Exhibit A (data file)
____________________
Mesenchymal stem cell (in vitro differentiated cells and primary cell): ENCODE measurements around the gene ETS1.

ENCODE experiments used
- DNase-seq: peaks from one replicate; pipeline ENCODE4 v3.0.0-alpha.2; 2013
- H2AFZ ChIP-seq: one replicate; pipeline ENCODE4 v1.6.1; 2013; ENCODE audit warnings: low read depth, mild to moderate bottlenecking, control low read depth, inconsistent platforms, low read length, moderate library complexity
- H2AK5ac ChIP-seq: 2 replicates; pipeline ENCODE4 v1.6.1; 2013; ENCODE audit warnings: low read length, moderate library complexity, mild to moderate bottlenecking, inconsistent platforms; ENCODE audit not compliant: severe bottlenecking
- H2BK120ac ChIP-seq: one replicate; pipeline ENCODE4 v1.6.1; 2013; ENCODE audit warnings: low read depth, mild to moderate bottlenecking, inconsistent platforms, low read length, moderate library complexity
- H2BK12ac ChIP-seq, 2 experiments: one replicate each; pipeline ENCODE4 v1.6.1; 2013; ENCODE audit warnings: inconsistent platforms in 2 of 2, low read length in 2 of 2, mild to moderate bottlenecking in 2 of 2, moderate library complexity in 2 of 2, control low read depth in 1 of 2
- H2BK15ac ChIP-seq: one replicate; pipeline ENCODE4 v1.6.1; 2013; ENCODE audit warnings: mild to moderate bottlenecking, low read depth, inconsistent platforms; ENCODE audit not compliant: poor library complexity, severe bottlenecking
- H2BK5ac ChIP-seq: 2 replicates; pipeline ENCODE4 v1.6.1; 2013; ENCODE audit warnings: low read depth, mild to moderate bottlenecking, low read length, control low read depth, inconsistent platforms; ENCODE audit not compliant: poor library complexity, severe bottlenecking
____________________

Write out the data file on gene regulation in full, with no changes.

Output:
Mesenchymal stem cell (in vitro differentiated cells and primary cell): ENCODE measurements around the gene ETS1.

ENCODE experiments used
- DNase-seq: peaks from one replicate; pipeline ENCODE4 v3.0.0-alpha.2; 2013
- H2AFZ ChIP-seq: one replicate; pipeline ENCODE4 v1.6.1; 2013; ENCODE audit warnings: low read depth, mild to moderate bottlenecking, control low read depth, inconsistent platforms, low read length, moderate library complexity
- H2AK5ac ChIP-seq: 2 replicates; pipeline ENCODE4 v1.6.1; 2013; ENCODE audit warnings: low read length, moderate library complexity, mild to moderate bottlenecking, inconsistent platforms; ENCODE audit not compliant: severe bottlenecking
- H2BK120ac ChIP-seq: one replicate; pipeline ENCODE4 v1.6.1; 2013; ENCODE audit warnings: low read depth, mild to moderate bottlenecking, inconsistent platforms, low read length, moderate library complexity
- H2BK12ac ChIP-seq, 2 experiments: one replicate each; pipeline ENCODE4 v1.6.1; 2013; ENCODE audit warnings: inconsistent platforms in 2 of 2, low read length in 2 of 2, mild to moderate bottlenecking in 2 of 2, moderate library complexity in 2 of 2, control low read depth in 1 of 2
- H2BK15ac ChIP-seq: one replicate; pipeline ENCODE4 v1.6.1; 2013; ENCODE audit warnings: mild to moderate bottlenecking, low read depth, inconsistent platforms; ENCODE audit not compliant: poor library complexity, severe bottlenecking
- H2BK5ac ChIP-seq: 2 replicates; pipeline ENCODE4 v1.6.1; 2013; ENCODE audit warnings: low read depth, mild to moderate bottlenecking, low read length, control low read depth, inconsistent platforms; ENCODE audit not compliant: poor library complexity, severe bottlenecking